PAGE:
Susan Polgar was born on April 19, 1969 in Budapest, Hungary. She is one of the strongest female players ever, having been Women's World Chess Champion from 1996 until 1999. She was originally called Zsuzsa Polgr, but she Anglicized her name to make it easier for English speakers to pronounce.
Along with her two younger sisters, Judit and Sofia, she was coached in chess by her father, L szl Polg r. Despite restrictions on her freedom to play in international tournaments, by 1984 Polgar had become the top-rated female chess player in the world. However, in November, 1986, FIDE (with the pressure from the Soviet federation which did not want to see a non-Soviet to be ranked #1) decided to grant 100 bonus ELO rating points to all active female players except her, knocking her out of the top spot in the January, 1987 ratings list. The rationale was that Polgar had earned her rating primarily playing against men, whereas other female chess players had deflated ratings from playing in women-only tournaments. The statistical evidence supporting this decision was highly suspect because the data on which it was based was a small subset of the available data. No similar interference with ratings has occurred since.
In January 1991, Polgar became the first woman to earn the men's Grandmaster title by achieving three GM norms and rating over 2500. (Nona Gaprindashvili and Maia Chiburdanidze had earlier been granted the title honorarily by virtue of being Women's World Champions). Zsuzsa's younger sister Judit earned the title of Grandmaster later in December 1991. In 1992, (as the underdog to her sister Judit who was ranked #1 in the world) Polgar won both the Women's World Blitz and Rapid Championship ahead of her sisters Judit and Sofia as well as many other top women players in the world.
In 1996, Zsuzsa Polgar won the classical Women's World Championship, her 4th World Championship title. She is the only World Champion (male or female) to win the triple crown in chess (World Blitz, Rapid and Classical World Championships). FIDE had difficulty finding a sponsor for Polgar's title defense two years later, and ultimately arranged it in 1999 under conditions Polgar objected to, first because she demanded at least six months to recuperate and prepare after bearing her first child, and secondly because the match was to be held entirely in China, the home country of her challenger Xie Jun. When Polgar refused to play under these conditions, FIDE stripped her of her title. Polgar sued in the Court of Arbitration for Sport in Lausanne, Switzerland, for monetary damages and the restoration of her title. In March of 2001 the court ruled in favor of Polgar, ordering FIDE to pay Polgar $25,000 in damages. However, since a new World Champion was crowned, FIDE cannot restore her title.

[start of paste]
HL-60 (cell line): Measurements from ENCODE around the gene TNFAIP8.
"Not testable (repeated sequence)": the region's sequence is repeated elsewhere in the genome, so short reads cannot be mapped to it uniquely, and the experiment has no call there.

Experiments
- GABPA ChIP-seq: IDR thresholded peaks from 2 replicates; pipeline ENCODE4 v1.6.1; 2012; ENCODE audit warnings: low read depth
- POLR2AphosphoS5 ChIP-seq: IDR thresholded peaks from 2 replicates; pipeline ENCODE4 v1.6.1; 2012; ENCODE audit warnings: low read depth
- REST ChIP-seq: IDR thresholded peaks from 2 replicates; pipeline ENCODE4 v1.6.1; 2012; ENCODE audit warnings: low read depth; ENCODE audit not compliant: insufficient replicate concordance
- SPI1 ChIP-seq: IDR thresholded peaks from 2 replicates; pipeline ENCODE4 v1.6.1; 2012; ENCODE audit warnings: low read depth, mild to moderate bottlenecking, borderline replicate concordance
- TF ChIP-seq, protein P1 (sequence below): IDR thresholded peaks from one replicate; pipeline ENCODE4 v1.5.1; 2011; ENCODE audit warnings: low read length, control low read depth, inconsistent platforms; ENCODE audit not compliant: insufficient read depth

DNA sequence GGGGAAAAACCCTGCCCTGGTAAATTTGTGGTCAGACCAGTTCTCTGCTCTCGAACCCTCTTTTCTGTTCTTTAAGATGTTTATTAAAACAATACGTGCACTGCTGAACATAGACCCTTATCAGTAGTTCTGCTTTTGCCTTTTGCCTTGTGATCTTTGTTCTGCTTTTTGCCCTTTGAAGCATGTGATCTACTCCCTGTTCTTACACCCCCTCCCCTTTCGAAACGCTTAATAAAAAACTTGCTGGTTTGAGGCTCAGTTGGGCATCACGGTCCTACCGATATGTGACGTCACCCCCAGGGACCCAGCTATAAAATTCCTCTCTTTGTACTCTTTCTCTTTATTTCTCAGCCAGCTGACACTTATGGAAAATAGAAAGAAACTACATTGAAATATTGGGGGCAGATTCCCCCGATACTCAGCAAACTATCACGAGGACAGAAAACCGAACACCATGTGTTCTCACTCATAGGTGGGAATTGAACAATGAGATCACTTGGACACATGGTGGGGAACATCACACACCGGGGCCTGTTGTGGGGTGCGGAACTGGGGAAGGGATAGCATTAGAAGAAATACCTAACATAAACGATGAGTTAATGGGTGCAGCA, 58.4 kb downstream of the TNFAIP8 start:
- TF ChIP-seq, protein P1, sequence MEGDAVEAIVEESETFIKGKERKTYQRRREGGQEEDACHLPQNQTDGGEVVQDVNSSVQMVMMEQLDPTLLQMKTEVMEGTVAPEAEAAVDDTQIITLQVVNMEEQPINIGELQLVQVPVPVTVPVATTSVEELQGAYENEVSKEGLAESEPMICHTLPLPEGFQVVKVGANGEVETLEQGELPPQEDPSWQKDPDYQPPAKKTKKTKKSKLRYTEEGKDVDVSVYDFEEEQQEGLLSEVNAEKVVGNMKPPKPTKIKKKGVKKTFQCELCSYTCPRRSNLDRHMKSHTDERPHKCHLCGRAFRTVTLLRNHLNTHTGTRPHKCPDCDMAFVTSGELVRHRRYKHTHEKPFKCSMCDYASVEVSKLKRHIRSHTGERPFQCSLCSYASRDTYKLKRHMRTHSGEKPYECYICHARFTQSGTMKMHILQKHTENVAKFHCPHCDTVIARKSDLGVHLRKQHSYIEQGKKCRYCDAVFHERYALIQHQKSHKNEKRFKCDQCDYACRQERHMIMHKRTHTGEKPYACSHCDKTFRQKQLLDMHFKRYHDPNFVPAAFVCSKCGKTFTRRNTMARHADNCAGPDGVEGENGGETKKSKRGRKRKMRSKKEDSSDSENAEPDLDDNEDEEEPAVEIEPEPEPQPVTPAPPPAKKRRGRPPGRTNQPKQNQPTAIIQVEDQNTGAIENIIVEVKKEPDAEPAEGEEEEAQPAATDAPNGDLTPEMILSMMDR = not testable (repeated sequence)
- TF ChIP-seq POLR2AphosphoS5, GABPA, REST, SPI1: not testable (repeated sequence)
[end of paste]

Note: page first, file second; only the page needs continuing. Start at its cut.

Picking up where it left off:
In 1997 Polgar published the autobiographical book Queen of the King's Game. The United States Chess Federation named Polgar "Grandmaster of the Year" in 2003, the first time a woman has won that honor. In that same year (2003), Polgar also became the first woman to win the strongest US Open Blitz Championship ever, a field which included 7 grandmasters. She did not compete in 2004 but won the title again for the second time in 2005.
On the April 2005 FIDE list, Polgar had an Elo rating of 2577, which made her the number two female player in the world behind her sister Judit. She was the #1 female player in the world at age 15 and has remained in the top 3 for the past 20 consecutive years. In July 2005, Polgar broke four international records at a single match played in Palm Beach, Florida, including: largest numbers of simultaneous games played (326, with 309 won, 14 drawn and 3 lost); consecutive games played (1,131); highest number of games won; and highest percentage of wins (96.93%).
As of September 2005, Polgar lives in New York City, where she runs the Polgar Chess Center (see below) primarily to encourage young girls and boys in their pursuit of chess. She played on the United States women's team at the 2004 Chess Olympiad held in October in Majorca, Spain, and won the gold medal for highest performance rating in the women's event and most point scores. She has a total of 10 Olympiad Medals (5 Gold, 4 Silver and 1 Bronze). In addition, she has a 56 consecutive Olympiad game scoring streak without a single loss (this is comparable to Joe DiMaggio's incredible 56-game hitting streak in baseball). In fact, she has never lost a single game in the Olympiads.
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This article is licensed under the GNU Free Documentation License. It uses material from the Wikipedia article Susan Polgar.